Bill Consolidates N.J. Meadowlands Commission & N.J. Sports and Exposition Authority While Also Revising Tax Sharing System to Provide Savings to Residents and Businesses
‘Bill Positions Meadowlands Region for Success’
(TRENTON) – Assembly Speaker Vincent Prieto on Thursday announced he will be introducing legislation to boost property tax savings, economic growth and job creation in the Meadowlands region by consolidating two major state agencies and improving the tax sharing system used by 14 northern New Jersey municipalities.
The bill would consolidate the New Jersey Meadowlands Commission and the New Jersey Sports and Exposition Authority.
It would reestablish the Hackensack Meadowlands Transportation Planning District.
It also would revise the regional tax sharing program used by 14 municipalities in Bergen and Hudson counties to ensure those receiving money continue to do so, but those that have been paying into it no longer have to do so, providing savings for residents and businesses.
Prieto (D-Hudson/Bergen) said he expects the bill to begin moving soon through the Assembly.
“Residents and businesses in the Meadowlands have long sacrificed amid the ecological and environmental challenges facing the area, but times change and common sense reform is sorely needed to ensure the region’s future success,” Prieto said. “This bill takes into account the modern needs of these communities in Bergen and Hudson counties, including tax relief, transportation improvements and economic growth, all while providing certainty and savings to local governments. It’s the right reform at the right moment in time.”
The New Jersey Meadowlands Commission, created in the 1960s, is the zoning and planning agency for a 30.4-square-mile area in Bergen and Hudson counties. The New Jersey Sports and Exposition Authority, created in the 1970s, has promoted athletic contests, horse racing and other spectator events in the state, mostly centered around the Meadowlands sports complex.
Prieto noted the Meadowlands sports complex has drastically changed in recent years, and emphasized that merging the two agencies serves several purposes.
“Among them are infrastructure improvements, transportation, tourism, the completion of the new developments at the sports complex site, the delivery of municipal services, flood control and the improvement of the tax sharing program,” Prieto said. “These two agencies share the common interest of promoting economic growth in the Meadowlands region and northern New Jersey. Consolidating them promotes efficiency of operation, cost effectiveness and the elimination of unnecessary government bureaucracy.”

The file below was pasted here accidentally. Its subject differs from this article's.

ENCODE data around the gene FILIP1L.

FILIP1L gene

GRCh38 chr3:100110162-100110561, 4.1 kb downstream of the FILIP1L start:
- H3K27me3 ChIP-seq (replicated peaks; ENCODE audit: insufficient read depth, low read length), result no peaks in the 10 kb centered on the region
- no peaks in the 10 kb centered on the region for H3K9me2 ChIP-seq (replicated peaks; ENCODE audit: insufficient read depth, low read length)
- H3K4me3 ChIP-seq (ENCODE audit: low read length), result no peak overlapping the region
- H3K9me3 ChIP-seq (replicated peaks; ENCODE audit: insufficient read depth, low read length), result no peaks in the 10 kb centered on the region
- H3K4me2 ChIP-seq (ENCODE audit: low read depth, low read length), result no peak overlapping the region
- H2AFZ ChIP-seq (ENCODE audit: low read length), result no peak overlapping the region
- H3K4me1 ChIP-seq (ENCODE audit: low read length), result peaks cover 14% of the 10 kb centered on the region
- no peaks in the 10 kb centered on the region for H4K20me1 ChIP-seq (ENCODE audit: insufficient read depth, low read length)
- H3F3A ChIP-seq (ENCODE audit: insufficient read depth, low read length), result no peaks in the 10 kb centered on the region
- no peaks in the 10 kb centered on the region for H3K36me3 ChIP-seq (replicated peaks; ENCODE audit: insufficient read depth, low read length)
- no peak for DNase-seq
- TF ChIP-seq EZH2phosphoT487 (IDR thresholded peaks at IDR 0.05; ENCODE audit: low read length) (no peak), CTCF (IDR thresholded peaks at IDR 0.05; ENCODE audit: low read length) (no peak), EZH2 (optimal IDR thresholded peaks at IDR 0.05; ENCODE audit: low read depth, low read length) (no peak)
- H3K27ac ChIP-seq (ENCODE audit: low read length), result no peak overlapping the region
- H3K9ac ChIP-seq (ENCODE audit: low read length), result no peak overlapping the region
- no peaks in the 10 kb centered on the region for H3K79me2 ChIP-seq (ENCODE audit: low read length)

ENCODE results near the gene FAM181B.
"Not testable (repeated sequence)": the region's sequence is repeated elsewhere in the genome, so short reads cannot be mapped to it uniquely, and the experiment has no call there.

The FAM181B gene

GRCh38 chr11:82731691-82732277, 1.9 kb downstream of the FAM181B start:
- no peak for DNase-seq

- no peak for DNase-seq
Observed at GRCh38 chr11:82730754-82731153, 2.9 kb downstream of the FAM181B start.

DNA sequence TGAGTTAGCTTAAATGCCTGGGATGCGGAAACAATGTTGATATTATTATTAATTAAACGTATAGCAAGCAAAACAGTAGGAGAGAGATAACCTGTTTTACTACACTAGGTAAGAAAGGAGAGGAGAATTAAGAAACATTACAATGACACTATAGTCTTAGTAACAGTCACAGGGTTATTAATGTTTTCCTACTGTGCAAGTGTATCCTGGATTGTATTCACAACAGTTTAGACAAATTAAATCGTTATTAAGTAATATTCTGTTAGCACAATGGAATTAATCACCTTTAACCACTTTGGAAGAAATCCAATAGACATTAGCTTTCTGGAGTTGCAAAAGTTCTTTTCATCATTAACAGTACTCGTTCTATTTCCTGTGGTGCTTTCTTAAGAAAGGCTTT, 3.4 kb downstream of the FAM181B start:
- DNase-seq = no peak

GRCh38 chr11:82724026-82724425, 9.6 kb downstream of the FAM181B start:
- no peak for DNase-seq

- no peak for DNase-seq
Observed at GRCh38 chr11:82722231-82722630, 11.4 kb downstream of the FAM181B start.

The tax sharing was devised in the early 1970s as a means to share the costs and benefits of regional zoning in the Meadowlands region. The Inter-municipal Tax Sharing Program was established to create a fair and equitable method of distributing the benefits and expenses of economic development and land use decisions made amongst the 14 Meadowlands District municipalities.
The paying communities are Carlstadt, Little Ferry, Lyndhurst, Moonachie, South Hackensack, North Bergen and Secaucus.
East Rutherford, North Arlington, Ridgefield, Rutherford, Jersey City and Kearny receive money, but under Prieto’s bills the paying municipalities will be freed from having to contribute to the program.
Instead, the program would be funded by a 3 percent hotel use assessment received from all hotel room occupancies in the 14 municipalities.
“This will allow municipalities that receive money from the account to continue to do so, but most importantly municipalities that contribute to the fund will no longer have to do so, freeing up money for the benefit of their residents,” Prieto said. “This will be real savings to residents and businesses burdened for far too long. It’s a fair solution that benefits everyone.”
Also, if money is left over in that account in any year, the commission would be authorized to use it flood control, traffic, renewable energy, infrastructure improvement projects, the promotion of the Meadowlands region as a tourism destination, the acquisition of property for open space preservation and the creation of parks and other recreational facilities.
“This bill positions the Meadowlands region for success,” Prieto said. “It’s a win for everyone.”